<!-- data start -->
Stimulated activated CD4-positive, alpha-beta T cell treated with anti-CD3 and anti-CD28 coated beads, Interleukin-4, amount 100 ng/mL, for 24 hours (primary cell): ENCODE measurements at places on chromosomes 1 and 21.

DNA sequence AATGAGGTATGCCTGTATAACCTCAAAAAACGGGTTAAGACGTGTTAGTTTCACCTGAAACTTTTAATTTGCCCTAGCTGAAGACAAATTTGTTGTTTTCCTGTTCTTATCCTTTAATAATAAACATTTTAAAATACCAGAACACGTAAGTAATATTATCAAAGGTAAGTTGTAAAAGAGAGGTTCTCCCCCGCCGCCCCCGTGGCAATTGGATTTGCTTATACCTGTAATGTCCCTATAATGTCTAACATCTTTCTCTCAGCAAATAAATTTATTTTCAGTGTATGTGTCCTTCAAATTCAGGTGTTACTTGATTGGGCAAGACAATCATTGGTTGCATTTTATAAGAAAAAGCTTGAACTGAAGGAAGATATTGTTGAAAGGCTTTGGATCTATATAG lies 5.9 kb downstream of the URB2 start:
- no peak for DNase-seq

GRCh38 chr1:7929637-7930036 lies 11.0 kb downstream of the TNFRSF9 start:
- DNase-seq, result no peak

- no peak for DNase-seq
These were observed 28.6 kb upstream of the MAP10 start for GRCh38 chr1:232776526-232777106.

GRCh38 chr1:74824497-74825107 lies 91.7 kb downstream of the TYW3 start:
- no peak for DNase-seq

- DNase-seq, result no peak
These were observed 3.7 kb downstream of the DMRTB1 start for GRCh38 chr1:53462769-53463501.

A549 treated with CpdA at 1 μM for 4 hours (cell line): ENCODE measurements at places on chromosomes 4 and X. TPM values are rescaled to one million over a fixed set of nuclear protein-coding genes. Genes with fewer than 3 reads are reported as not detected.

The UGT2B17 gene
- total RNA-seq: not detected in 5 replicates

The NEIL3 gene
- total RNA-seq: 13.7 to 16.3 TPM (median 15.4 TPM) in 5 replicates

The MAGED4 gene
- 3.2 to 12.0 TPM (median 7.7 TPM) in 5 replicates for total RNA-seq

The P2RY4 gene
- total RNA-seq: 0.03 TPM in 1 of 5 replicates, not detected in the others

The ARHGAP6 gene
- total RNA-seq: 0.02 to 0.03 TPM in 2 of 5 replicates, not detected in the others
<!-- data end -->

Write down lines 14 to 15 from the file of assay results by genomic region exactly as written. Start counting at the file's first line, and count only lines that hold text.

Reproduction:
- total RNA-seq: not detected in 5 replicates

The NEIL3 gene